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Factors affecting membrane feeding of Anopheles stephensi.
Year:
1995
Authors :
Samish, Michael
;
.
Volume :
11
Co-Authors:
Samish, M., Department of Entomology, Rutgers University, New Brunswick, NJ 08903, USA.
Kozlowska, A., Department of Entomology, Rutgers University, New Brunswick, NJ 08903, USA.
Maramorosch, K., Department of Entomology, Rutgers University, New Brunswick, NJ 08903, USA.
Facilitators :
From page:
408
To page:
415
(
Total pages:
8
)
Abstract:
The impact of optimal temperature, osmotic pressure, and diet viscosity on the number of mosquitoes (Anopheles stephensi) feeding through a membrane, and on the size of the blood meal, was evaluated. An increase in diet viscosity decreased the number of imbibing mosquitoes, reduced the size of the ingested meal, and resulted in a slower rate of weight loss after feeding. The possible effect of these factors on the vectorial efficiency of mosquitoes is discussed.
Note:
Related Files :
Animal
Animals
Appetite
artificial membrane
Cricetinae
Female
human
Membranes, Artificial
pH
temperature
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More details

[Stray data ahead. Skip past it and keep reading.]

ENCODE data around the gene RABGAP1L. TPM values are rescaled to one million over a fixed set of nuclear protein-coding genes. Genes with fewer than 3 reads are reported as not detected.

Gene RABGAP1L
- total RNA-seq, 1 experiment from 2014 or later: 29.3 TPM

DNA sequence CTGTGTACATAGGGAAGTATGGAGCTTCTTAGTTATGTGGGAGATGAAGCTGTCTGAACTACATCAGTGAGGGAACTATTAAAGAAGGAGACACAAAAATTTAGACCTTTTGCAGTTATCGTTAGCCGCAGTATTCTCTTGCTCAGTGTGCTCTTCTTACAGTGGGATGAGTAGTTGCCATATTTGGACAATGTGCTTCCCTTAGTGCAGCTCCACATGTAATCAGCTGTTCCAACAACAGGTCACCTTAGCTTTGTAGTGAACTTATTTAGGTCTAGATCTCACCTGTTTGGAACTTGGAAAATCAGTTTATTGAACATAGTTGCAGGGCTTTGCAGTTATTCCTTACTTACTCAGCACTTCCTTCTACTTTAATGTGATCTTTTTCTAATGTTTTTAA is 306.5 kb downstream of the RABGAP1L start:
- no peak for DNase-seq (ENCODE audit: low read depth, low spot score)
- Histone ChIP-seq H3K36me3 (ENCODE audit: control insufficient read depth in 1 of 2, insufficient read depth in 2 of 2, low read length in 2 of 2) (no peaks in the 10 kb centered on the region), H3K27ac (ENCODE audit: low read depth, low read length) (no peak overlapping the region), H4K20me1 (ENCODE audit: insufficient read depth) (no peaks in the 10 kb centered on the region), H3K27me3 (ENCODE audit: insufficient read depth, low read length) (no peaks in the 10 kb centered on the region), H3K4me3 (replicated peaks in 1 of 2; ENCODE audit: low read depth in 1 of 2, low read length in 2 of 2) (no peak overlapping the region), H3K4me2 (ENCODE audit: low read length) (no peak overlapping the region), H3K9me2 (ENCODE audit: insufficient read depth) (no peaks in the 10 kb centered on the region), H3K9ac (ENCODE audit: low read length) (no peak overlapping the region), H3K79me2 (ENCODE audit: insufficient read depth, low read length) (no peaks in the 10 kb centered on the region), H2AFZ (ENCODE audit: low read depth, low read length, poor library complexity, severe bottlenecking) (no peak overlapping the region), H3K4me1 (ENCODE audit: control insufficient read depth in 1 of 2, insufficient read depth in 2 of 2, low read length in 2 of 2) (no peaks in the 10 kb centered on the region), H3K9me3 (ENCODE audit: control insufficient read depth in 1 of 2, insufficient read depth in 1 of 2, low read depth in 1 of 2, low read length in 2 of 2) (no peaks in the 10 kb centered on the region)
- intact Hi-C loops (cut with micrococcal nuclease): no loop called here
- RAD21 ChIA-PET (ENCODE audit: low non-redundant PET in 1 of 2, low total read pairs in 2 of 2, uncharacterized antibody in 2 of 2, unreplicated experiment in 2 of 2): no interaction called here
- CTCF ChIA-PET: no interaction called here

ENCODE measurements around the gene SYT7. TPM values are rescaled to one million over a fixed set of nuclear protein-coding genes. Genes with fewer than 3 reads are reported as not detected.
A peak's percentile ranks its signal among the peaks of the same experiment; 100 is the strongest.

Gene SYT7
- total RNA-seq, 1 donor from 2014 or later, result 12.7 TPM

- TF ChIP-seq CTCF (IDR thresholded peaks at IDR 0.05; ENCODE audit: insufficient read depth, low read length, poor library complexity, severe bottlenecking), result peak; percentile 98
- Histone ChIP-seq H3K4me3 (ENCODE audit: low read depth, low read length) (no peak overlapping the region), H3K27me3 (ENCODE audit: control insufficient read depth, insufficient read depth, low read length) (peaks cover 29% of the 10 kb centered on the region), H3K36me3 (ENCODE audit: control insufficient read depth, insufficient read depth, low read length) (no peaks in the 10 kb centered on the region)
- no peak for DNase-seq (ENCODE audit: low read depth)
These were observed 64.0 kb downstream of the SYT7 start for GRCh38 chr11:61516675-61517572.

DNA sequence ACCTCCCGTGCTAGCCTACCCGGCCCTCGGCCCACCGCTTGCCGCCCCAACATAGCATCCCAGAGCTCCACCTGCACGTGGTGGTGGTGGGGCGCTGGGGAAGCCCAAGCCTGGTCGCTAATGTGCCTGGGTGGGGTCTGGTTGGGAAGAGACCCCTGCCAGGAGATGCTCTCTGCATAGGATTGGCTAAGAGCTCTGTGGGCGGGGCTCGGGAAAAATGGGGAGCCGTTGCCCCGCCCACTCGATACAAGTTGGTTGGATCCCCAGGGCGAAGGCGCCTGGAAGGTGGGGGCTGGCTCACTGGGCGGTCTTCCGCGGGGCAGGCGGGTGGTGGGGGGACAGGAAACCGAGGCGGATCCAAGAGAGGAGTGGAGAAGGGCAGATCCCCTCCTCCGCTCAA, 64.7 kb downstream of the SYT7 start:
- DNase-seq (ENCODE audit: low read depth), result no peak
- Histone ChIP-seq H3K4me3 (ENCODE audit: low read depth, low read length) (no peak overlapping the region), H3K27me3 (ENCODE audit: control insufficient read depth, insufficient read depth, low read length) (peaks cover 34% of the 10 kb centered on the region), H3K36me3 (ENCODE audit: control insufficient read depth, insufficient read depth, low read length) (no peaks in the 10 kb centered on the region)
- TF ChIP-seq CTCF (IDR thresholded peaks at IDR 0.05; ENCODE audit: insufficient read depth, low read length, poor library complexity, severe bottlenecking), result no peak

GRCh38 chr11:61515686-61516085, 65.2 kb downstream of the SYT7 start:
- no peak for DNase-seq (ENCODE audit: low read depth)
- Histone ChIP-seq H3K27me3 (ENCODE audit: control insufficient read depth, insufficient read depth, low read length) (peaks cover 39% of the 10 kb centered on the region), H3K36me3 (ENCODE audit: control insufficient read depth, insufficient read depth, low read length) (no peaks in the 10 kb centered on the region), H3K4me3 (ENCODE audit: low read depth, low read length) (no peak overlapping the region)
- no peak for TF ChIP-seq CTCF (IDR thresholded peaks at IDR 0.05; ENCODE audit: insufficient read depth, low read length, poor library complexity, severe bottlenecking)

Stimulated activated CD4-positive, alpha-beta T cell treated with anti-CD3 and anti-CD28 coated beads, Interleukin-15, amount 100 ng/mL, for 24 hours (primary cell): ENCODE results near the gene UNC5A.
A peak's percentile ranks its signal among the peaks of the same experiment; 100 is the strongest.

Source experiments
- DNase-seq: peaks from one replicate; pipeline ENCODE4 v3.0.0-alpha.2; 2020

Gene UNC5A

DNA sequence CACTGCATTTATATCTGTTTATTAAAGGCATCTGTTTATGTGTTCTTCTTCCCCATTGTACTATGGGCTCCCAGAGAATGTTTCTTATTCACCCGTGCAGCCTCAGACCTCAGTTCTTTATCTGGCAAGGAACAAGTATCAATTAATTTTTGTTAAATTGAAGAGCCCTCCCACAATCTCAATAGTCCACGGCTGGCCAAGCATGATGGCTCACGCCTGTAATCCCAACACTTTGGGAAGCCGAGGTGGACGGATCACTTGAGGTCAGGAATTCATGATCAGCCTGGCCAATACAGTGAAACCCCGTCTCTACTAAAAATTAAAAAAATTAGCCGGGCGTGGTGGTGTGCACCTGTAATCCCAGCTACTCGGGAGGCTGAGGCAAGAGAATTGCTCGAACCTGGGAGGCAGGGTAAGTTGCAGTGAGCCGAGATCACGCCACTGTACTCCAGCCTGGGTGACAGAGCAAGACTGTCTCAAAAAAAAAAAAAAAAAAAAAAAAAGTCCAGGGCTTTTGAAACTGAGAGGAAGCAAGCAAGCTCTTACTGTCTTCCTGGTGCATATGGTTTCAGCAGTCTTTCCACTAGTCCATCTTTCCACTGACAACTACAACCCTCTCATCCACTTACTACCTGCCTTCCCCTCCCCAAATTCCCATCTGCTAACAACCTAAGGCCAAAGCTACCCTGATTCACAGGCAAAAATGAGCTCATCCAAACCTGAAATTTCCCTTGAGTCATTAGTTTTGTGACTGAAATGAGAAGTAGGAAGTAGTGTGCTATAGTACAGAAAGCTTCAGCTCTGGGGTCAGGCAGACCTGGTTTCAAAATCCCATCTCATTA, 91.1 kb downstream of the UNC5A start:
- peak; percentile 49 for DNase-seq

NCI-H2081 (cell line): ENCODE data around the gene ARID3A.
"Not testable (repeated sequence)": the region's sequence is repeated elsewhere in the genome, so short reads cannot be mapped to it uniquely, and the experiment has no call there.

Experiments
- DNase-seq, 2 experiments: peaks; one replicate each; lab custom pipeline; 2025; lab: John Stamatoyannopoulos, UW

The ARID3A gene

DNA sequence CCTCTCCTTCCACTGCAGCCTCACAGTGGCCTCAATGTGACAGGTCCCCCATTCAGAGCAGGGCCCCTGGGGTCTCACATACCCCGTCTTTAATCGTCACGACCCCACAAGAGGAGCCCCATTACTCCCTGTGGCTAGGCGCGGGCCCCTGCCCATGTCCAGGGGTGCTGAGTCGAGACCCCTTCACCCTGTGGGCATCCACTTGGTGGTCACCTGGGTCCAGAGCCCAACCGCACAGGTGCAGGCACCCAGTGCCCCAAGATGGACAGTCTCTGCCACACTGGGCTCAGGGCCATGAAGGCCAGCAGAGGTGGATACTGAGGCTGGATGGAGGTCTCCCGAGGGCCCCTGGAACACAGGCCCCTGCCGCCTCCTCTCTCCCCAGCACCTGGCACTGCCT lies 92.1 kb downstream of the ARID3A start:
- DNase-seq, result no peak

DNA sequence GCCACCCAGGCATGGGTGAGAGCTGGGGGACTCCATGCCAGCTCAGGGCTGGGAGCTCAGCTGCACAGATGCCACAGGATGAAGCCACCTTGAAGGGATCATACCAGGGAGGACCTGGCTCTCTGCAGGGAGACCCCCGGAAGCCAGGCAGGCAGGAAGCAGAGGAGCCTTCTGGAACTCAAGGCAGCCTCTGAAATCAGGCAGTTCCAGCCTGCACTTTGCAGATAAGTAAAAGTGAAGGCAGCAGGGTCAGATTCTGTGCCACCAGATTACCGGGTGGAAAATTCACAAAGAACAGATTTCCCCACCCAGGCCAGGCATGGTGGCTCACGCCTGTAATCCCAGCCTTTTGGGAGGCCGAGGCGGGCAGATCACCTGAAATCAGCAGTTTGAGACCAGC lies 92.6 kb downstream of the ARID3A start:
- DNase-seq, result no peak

DOI :
Article number:
Affiliations:
Database:
Scopus
Publication Type:
article
;
.
Language:
English
Editors' remarks:
ID:
19844
Last updated date:
02/03/2022 17:27
Creation date:
16/04/2018 23:31
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Scientific Publication
Factors affecting membrane feeding of Anopheles stephensi.
11
Samish, M., Department of Entomology, Rutgers University, New Brunswick, NJ 08903, USA.
Kozlowska, A., Department of Entomology, Rutgers University, New Brunswick, NJ 08903, USA.
Maramorosch, K., Department of Entomology, Rutgers University, New Brunswick, NJ 08903, USA.
Factors affecting membrane feeding of Anopheles stephensi.
The impact of optimal temperature, osmotic pressure, and diet viscosity on the number of mosquitoes (Anopheles stephensi) feeding through a membrane, and on the size of the blood meal, was evaluated. An increase in diet viscosity decreased the number of imbibing mosquitoes, reduced the size of the ingested meal, and resulted in a slower rate of weight loss after feeding. The possible effect of these factors on the vectorial efficiency of mosquitoes is discussed.
Scientific Publication
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